Forum for Science, Industry and Business

Sponsored by:     3M 
Search our Site:

 

New research into public surveillance methods

12.07.2007
Research carried out by University of Southampton Masters students has identified the most effective ways of identifying individuals in public spaces.

In two separate research projects, two final year students of the MEng Master of Engineering Degree within the School of Electronics & Computer Science (ECS), Sarah Deane and Matthew Sharifi, who will graduate this month, addressed the growing importance of being able to identify individuals within a given environment, both from a security and marketing perspective.

Sarah’s project, A Comparison of Background Subtraction Techniques, highlighted the fact that most current Closed-Circuit Television (CCTV) footage fails to give a clear image of an object because it is often obscured by background information.

Having reviewed several existing methods for taking away the background information and not finding any of them particularly effective, Sarah used several of these theories, combining them into her own implementation.

‘I found that background subtraction, although being simply defined as a difference between the background image without objects of interest and an observed image, has many difficult issues to overcome,’ said Sarah. ‘It was apparent that a simple subtraction algorithm was needed to allow the high computational efficiency that is required by CCTV applications.’

Matthew’s project, Audience Recognition in Public Spaces compared the effectiveness of face recognition and Bluetooth as a means of recognising individuals within a public space.

He found that a camera positioned in a reception area was able to detect all of the frontal faces that came into contact with the system, whereas Bluetooth only managed to recognise 8.33% of those who passed and was dependant on these individuals carrying Bluetooth devices.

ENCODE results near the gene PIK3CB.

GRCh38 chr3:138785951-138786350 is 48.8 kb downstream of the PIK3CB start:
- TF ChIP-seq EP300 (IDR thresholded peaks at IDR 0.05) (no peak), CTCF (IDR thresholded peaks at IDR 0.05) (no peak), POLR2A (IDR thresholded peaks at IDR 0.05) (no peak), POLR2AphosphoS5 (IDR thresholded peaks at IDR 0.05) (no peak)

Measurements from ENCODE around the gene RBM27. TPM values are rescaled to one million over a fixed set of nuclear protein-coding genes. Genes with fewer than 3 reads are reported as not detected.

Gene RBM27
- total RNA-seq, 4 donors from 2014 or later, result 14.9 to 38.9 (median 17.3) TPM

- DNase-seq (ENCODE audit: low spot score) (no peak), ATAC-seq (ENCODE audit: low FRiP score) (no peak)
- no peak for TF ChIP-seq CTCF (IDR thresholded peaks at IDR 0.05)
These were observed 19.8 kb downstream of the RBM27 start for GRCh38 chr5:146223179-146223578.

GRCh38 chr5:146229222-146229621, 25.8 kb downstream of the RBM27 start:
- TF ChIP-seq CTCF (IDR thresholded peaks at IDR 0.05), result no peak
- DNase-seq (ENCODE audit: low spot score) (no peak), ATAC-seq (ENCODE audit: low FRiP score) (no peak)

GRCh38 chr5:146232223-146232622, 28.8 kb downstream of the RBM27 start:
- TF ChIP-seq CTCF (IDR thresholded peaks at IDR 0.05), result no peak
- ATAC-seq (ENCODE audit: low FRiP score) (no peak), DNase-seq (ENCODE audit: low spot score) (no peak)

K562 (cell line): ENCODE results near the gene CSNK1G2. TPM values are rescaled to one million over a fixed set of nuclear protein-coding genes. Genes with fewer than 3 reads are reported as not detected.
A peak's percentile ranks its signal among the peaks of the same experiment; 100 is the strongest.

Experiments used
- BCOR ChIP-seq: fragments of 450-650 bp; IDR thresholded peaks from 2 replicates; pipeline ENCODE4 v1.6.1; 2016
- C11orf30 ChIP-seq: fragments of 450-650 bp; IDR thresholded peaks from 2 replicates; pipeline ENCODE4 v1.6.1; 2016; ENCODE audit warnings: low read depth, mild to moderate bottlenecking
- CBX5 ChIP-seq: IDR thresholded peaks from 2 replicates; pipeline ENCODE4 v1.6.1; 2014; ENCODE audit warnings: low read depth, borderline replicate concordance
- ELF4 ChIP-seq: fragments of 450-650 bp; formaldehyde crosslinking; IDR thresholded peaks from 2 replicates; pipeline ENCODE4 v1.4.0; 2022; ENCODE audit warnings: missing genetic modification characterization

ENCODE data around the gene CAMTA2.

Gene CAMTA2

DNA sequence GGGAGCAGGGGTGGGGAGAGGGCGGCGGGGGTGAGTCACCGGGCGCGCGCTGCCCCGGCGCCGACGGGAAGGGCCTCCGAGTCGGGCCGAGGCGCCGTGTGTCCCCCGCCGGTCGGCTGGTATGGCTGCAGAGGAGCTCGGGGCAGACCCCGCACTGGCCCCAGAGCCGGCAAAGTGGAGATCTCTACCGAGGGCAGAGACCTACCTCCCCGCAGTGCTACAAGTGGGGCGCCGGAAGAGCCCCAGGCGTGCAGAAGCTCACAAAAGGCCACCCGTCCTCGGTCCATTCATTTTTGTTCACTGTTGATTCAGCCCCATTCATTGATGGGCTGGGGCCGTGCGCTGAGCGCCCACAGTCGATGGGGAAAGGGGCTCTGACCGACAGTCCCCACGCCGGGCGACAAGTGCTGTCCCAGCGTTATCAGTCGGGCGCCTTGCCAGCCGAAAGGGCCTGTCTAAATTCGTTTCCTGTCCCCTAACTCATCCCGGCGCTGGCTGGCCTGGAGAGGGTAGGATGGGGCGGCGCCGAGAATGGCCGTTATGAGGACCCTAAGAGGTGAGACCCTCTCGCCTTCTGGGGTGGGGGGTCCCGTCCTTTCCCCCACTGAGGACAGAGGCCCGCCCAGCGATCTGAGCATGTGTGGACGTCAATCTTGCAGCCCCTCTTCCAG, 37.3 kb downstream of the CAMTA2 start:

The results have inspired Matthew to conduct a much larger video dataset, so that he can carry out further experiments.

‘Having observed the advantages and disadvantages of both Bluetooth and face recognition, it would be interesting to combine the two techniques into a multi-modal identification technology which could couple the ubiquity of face recognition with the recognition accuracy of Bluetooth,’ he said.

Helene Murphy | alfa
Further information:
http://www.soton.ac.uk

More articles from Information Technology:

nachricht Supercomputing the emergence of material behavior
18.05.2018 | University of Texas at Austin, Texas Advanced Computing Center

nachricht Keeping a Close Eye on Ice Loss
18.05.2018 | Alfred-Wegener-Institut, Helmholtz-Zentrum für Polar- und Meeresforschung

All articles from Information Technology >>>

The most recent press releases about innovation >>>

Die letzten 5 Focus-News des innovations-reports im Überblick:

Im Focus: LZH showcases laser material processing of tomorrow at the LASYS 2018